“Do I dare
Disturb the universe?”
~from “The Love Song of J. Alfred Prufrock,” by T.S. Eliot
With the start of a new school year so close that I can taste the yellow chalk dust, I think back through all those first days of school since I became a teacher. I go back, for example, to the eve of the first school day in 2005, my fifth year of teaching. I tried to go to bed at 9 p.m., but after tossing around, fluffing my pillow and checking the alarm clock, I decided to take a drive to school, about 20 miles away. I tucked the covers around my daughters, kissed my husband goodbye and headed out into a starless night….
Monday, September 5, 2005. I unlock the front door of Gwinn High School and inhale the fresh smell of waxed floors. Turning on hall lights, I look down two rows of speckled teal lockers, my eyes following a long perspective of doors and combinations. The halls will remain empty for ten more hours. Then they’ll witness 180 days of learning, swirled with smiles, tears, break-ups, hormones, angst, and love. High school is a love song, after all.
I unlock my classroom door and walk into Room 115, the largest classroom in the building. Thirty-two empty desks, plus mine. In the back of the room, 20 computers each paired with a blue-and-white hand-painted chair, donated after a Finnish festival. A sink. A full-length mirror where girls stop between classes to fix their lipstick and hair. Bookshelves stocked with dictionaries, poetry handbooks, Writers Inc. manuals, old Prentice Hall textbooks, and novels, lots of novels.
I open the window to relieve the stale air. My computer hums while I check e-mails and review class rosters. I organize handouts, dust the TV, and write September 6, 2005, on the blackboard, with a quote by Shakespeare: And summer’s lease hath all too short a date.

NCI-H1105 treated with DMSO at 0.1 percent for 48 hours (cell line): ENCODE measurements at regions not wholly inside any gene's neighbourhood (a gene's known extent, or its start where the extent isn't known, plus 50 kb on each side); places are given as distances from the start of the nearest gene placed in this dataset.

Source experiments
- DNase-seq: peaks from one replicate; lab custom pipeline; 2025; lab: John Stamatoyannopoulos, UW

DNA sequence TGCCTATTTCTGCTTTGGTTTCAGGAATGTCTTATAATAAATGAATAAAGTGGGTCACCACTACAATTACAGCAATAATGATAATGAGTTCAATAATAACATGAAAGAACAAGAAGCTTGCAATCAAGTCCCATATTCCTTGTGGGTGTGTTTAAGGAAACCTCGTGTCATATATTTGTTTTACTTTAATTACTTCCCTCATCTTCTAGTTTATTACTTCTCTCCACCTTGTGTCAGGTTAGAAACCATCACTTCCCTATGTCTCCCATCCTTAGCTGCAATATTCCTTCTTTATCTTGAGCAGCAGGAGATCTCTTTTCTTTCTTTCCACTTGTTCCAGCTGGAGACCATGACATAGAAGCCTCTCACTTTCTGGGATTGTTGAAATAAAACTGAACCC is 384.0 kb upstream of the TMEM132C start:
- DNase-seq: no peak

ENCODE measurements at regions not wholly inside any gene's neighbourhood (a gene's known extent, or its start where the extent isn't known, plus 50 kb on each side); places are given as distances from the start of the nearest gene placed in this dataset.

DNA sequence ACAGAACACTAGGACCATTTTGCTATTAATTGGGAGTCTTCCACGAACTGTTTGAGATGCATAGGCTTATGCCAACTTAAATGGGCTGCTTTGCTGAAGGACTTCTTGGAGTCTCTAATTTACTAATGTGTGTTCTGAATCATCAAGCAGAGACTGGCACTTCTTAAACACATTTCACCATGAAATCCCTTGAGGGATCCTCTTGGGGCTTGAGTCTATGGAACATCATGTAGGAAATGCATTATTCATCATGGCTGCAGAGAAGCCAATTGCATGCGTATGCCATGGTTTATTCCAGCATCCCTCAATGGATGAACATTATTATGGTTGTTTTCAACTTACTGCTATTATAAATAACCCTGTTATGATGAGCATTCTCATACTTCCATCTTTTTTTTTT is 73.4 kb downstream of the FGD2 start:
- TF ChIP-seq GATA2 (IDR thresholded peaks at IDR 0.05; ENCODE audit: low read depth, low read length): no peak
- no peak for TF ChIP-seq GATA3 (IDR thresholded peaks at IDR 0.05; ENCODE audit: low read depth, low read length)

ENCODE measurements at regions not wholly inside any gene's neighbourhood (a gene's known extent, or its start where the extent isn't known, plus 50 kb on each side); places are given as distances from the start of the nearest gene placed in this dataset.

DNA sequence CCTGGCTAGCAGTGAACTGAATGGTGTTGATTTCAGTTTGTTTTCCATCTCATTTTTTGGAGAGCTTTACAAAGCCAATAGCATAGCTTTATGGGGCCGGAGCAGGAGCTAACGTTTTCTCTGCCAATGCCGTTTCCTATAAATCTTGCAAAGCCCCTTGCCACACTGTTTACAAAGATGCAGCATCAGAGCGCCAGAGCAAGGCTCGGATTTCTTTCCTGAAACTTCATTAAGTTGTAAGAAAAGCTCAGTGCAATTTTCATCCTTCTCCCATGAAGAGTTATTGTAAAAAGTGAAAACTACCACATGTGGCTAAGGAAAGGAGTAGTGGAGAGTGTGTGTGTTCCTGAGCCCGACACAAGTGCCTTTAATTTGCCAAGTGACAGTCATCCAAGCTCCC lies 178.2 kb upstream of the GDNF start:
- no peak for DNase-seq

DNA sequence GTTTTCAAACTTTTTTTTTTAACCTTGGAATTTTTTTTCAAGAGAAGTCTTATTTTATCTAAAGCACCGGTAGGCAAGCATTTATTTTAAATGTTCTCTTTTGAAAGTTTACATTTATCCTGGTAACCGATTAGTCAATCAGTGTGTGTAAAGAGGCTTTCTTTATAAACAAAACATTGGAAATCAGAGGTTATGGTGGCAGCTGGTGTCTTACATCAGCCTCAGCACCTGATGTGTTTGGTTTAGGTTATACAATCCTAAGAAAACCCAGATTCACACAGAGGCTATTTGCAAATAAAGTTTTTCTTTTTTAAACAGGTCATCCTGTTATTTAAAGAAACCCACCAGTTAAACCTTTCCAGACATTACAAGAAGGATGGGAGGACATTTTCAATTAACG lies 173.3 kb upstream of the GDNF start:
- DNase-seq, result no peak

A whisper outside the window. White blinding light.
“Forsyth Police. Is everything okay in here?”
“Yes, I’m a teacher.”
“Maybe you should head home soon. We thought there was a break-in. It’s almost midnight.”
“Yeah, I’ll close up. Thanks.”
There’s something unnerving about having 32 pairs of eyes dissecting me — I feel like J. Alfred Prufrock, unsure. But I always have high hopes. A summer full of conferences, professional reading and new approaches. I’ll stay on top of that grading, give feedback that encourages the students to keep writing. We’ll talk about Scout and Jem as though they are real people. Everything will be great. So why do I feel nervous?
I think back to the first day of my first year of teaching…
Tuesday, Sept. 4, 2001. I stand outside the doorway greeting sophomores. Amy, also in her first year, gives a glance from across the hall. First hour down and we’re both still smiling. A girl with hot pink, spiked hair walks toward my room.
“Good morning,” I say.
“Not really,” she responds and breezes past me.
The teacher next to me says, “I see you have Jana* this year. Good luck with her.”
“You’ll find out soon enough.”
Bell rings. I’ll give another passionate performance.
“Good morning, students. I’m Mrs. Hollands.”
A laminated poster of classroom expectations hangs on the wall behind me. Come to class prepared. Always give your best effort. Consider other viewpoints. Be positive.
As I review the expectations, Jana raises her hand from the back row.
What do you mean by “Be positive?”
“I mean come in with a good attitude. Let’s make this a place where we all feel comfortable, where we all want to be.”
“Yeah, whatever. I hate when you new teachers come in with these big plans and great ideas. In case nobody told you, you’re teaching in Gwinn.”
“Jana, that’s your name, right?”
“Jana, it doesn’t matter where we are, Gwinn or wherever. What matters is that this is our classroom. When we shut that door behind us each day, it’s just us. We can make Room115 anything we want it to be. What we do in here and how we feel each day is up to us.”
And that’s the last I heard from Jana. It took awhile before her name dropped off the roster, but her first day of tenth grade was her last day of high school.
When I became a teacher, I had this notion that I would reach every student. They all would want to be in school. My love of reading and writing would move through their cells like osmosis. But when I think back to that day and the blur of faces in each class period, I focus on second hour, back row, Jana. She taught me more than I taught her. She set the story straight.
I still make decisions and revisions up to the minute that I start teaching on the first day of school. I still wonder how should I presume?